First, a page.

Chile’s annual inflation slowed slightly less than expected last month as the peso continues to tumble, stoking concerns of renewed price pressures as the central bank cuts its benchmark interest rate.
(Bloomberg) — Chile’s annual inflation slowed slightly less than expected last month as the peso continues to tumble, stoking concerns of renewed price pressures as the central bank cuts its benchmark interest rate.
Consumer prices rose 5.1% in September from a year prior, just above the 5% median estimate of analysts in a Bloomberg survey. Monthly inflation stood at 0.7%, the national statistics institute reported on Friday.
A closely-watched price gauge that excludes volatile items increased 6.6% in 12 months and rose 0.2% from August.
Chilean central bankers led by Rosanna Costa are relaxing monetary policy as inflation slows toward the 3% target while domestic activity turns increasingly fragile. The Imacec, a monthly economic activity indicator, unexpectedly contracted in August, raising prospects of a recession. On the other hand, the peso has continued to weaken, making imports more expensive.
Read more: Chile’s Economy Nears Recession After Surprise Activity Drop
“Overall, disinflation continues in Chile,” Andres Abadia, chief Latin America economist at Pantheon Macroeconomics, wrote in a note. At the same time, the recent peso selloff “will limit policymakers’ room to maneuver next year.”
Abadia sees annual inflation easing to 4.2% at the end of 2023 and then 3.5% in the first quarter of next year.
In September, food and non-alcoholic beverages rose 1% as floods led to a 37.7% surge in potato prices, while bread increased 1.6%, according to the statistics institute. Transportation prices gained 1.2% as gasoline jumped 3.1%.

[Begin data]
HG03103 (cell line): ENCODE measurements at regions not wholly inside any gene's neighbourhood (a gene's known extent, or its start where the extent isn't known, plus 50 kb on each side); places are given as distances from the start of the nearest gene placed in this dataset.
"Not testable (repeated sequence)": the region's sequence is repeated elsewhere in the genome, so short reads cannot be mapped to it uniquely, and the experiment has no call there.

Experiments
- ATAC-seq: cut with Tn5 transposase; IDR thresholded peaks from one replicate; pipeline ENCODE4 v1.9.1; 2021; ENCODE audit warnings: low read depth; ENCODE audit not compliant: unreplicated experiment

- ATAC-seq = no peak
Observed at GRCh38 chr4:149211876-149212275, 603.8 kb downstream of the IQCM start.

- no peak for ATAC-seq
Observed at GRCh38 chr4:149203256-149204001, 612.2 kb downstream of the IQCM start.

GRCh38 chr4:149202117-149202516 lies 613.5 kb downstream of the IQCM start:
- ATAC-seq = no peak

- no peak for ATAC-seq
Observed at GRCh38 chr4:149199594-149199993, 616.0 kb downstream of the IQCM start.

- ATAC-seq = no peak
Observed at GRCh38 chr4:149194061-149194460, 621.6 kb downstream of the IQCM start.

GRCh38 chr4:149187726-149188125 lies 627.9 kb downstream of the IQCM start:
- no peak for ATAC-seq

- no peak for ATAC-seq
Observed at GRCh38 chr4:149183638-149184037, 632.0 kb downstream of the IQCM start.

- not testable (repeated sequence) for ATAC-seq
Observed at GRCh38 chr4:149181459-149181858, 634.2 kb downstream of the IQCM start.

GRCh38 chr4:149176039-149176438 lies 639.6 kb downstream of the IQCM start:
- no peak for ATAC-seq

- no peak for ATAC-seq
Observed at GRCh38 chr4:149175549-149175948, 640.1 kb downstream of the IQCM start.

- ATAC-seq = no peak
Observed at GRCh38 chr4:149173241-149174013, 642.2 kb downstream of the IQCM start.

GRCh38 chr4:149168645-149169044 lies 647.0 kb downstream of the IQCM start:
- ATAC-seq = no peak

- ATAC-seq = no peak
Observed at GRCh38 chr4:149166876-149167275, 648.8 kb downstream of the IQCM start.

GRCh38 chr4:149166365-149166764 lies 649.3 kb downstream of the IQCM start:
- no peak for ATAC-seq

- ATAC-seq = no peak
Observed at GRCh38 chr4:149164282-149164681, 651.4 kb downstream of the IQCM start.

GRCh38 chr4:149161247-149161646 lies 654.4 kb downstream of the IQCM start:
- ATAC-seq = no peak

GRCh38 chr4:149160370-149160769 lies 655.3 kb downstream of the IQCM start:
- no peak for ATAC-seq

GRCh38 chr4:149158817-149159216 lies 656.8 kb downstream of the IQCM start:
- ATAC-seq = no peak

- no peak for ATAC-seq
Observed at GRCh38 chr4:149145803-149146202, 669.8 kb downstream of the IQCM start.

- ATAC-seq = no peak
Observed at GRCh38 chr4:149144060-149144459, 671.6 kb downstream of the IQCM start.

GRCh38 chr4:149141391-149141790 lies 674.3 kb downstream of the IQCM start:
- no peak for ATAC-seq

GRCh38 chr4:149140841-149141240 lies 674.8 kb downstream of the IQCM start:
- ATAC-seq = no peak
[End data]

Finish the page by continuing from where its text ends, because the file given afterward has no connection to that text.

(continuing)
On the other hand, alcoholic beverages declined 0.9% while health care ticked down 0.3% during the month.
What Bloomberg Economics Says
“The energy inflation rate is low but has bottomed and is poised to rise. Peso depreciation since June and upward pressure on food prices from supply shocks limit the downside. We expect the inflation rate to keep falling amid weak activity and domestic demand. We see policymakers continuing rate cuts into next year.”
— Felipe Hernandez, Latin America economist
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Top economic authorities including Costa and Finance Minister Mario Marcel see annual inflation near 4% in December. Still, Costa has warned that part of the positive surprise from August’s price-growth slowdown may be reversed due to factors including exchange rate fluctuations.
Indeed, the currency hit its latest year-to-date low on Friday on a range of factors including speculation of more rate hikes in the US, growth concerns surrounding both the local economy and top trading partner China, as well as the Chilean central bank’s own easing cycle.
“The impact from the recent depreciation will be felt more strongly in the final months of the year,” Jorge Selaive, chief economist at Scotiabank Chile, posted on X, the platform formally known as Twitter.
Policymakers lowered borrowing costs by 75 basis points to 9.5% on Sept. 5 following a full percentage-point reduction in July. Economists surveyed by the central bank see rates falling to 5% in about a year’s time.
Meanwhile, Chile’s government cut its forecast for gross domestic product growth this year to 0% though it kept its estimate for a 2.5% expansion in 2024, according to its Public Finances Report published on Tuesday.
–With assistance from Giovanna Serafim and Rafael Gayol.
(Updates with Bloomberg Economics section)
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